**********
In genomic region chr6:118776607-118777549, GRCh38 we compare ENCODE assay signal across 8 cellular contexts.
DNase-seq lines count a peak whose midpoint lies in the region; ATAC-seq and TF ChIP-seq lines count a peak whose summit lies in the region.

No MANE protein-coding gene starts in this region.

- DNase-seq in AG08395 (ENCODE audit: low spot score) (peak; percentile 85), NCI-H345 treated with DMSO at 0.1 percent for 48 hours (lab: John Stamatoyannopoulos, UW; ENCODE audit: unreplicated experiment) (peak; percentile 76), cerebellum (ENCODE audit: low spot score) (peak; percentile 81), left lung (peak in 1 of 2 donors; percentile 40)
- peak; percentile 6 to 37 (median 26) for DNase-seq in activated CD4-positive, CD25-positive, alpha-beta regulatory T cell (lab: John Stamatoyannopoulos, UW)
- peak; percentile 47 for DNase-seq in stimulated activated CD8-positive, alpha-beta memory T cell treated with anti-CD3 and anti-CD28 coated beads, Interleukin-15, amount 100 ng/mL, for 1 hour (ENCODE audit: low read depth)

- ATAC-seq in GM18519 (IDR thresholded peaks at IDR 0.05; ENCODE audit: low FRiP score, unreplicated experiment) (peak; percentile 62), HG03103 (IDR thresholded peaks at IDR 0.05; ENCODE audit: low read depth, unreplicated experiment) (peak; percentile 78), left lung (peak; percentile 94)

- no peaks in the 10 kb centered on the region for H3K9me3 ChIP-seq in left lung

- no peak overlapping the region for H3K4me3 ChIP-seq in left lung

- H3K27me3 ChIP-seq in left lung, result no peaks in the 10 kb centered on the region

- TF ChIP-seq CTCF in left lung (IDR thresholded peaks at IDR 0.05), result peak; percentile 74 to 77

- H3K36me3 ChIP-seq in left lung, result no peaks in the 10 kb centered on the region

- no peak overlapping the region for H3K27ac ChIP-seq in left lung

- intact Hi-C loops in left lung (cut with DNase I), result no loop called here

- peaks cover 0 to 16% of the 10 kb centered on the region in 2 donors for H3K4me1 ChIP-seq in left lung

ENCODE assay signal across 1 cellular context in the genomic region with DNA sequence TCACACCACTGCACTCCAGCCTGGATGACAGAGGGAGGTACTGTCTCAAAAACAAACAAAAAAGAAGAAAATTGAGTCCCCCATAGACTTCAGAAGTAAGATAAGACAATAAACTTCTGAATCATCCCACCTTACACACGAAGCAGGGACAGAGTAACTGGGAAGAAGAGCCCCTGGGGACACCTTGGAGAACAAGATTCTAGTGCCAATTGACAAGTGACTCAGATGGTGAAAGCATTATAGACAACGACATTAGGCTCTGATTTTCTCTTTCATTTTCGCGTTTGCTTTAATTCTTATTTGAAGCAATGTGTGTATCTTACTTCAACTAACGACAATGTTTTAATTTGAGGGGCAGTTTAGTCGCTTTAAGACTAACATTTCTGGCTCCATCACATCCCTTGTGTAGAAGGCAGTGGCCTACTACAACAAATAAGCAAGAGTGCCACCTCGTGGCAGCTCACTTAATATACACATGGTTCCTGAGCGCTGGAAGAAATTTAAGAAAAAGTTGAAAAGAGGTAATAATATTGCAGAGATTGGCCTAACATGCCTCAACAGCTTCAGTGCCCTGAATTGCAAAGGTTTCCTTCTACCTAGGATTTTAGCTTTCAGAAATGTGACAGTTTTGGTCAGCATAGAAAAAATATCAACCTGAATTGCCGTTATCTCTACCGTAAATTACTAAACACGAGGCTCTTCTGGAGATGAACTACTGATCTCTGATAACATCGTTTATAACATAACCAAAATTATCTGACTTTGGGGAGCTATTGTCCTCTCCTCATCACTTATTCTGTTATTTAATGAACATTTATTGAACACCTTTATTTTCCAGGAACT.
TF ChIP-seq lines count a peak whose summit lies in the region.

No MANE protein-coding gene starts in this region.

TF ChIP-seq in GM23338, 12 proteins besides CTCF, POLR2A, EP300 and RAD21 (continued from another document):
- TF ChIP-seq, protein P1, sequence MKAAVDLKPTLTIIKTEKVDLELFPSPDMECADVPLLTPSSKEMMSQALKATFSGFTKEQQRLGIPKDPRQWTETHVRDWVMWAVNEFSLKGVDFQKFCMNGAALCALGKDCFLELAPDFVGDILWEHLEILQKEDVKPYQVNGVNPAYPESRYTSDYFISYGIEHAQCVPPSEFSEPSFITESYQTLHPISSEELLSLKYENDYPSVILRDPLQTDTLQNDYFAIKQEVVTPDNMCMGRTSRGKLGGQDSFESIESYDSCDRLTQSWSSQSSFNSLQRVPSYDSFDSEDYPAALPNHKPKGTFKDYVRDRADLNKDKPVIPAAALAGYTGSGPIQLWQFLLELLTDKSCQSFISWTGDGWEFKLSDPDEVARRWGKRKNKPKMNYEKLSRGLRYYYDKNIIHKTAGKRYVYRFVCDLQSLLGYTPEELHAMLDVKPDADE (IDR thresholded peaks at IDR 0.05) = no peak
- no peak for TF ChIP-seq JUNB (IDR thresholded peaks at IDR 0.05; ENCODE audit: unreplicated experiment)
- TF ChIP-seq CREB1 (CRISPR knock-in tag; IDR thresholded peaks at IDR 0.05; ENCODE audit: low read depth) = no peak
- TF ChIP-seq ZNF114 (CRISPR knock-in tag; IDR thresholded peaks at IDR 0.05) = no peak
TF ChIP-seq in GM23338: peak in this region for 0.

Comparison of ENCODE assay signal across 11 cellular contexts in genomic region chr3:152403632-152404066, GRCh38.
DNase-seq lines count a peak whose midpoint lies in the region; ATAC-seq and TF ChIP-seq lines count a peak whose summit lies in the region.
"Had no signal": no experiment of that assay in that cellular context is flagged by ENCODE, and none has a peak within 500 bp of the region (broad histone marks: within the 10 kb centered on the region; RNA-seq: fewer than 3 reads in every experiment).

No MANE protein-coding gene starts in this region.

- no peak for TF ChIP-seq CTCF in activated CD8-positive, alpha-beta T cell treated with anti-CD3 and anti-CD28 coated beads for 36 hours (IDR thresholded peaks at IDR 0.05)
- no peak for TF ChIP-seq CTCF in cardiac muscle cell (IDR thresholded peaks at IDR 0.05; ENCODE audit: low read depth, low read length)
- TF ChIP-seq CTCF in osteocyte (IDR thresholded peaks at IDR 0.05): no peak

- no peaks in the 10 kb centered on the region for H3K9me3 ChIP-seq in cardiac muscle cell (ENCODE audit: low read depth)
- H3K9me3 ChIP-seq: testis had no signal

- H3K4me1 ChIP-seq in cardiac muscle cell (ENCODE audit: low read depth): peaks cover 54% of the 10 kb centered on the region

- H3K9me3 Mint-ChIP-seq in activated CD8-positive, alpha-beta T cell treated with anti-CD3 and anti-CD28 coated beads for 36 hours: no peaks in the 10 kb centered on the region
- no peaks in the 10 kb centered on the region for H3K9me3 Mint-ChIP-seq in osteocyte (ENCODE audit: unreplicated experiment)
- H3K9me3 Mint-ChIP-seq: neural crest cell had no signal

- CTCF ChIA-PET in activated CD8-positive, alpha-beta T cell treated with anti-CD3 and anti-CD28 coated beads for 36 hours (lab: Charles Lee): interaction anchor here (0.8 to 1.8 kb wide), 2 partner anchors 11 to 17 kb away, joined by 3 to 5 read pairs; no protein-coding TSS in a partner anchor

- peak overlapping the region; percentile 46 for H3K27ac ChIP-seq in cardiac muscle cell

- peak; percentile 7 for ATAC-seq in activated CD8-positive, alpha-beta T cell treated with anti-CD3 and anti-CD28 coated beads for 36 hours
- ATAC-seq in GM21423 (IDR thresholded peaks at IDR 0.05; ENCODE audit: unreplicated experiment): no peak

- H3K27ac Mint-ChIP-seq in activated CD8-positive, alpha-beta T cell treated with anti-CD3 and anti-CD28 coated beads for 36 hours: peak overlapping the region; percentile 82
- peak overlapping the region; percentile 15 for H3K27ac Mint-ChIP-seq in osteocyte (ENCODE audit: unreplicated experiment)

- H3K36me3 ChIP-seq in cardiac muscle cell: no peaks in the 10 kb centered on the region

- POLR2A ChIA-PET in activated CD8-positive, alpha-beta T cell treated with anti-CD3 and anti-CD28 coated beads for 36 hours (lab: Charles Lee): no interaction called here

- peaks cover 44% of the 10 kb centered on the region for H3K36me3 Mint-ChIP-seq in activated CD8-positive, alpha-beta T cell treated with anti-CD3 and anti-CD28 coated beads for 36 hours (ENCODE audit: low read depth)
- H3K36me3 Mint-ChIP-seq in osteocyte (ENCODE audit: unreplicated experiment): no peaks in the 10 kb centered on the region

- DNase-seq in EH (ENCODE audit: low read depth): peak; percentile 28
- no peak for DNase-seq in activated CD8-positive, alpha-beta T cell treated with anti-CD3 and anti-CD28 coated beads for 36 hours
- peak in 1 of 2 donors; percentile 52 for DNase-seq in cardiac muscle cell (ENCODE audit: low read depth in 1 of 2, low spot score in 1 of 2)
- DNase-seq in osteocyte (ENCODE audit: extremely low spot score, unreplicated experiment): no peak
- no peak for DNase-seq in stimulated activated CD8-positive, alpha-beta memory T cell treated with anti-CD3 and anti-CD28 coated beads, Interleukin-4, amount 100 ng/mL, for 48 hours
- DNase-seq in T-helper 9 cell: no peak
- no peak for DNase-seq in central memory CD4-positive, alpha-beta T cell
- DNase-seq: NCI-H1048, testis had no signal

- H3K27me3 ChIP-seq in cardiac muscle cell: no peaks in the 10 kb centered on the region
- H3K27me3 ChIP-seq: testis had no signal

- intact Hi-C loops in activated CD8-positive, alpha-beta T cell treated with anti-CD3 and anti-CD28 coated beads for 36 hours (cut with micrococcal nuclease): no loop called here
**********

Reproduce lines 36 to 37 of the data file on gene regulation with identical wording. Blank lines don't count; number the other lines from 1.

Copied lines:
- no peaks in the 10 kb centered on the region for H3K9me3 Mint-ChIP-seq in osteocyte (ENCODE audit: unreplicated experiment)
- H3K9me3 Mint-ChIP-seq: neural crest cell had no signal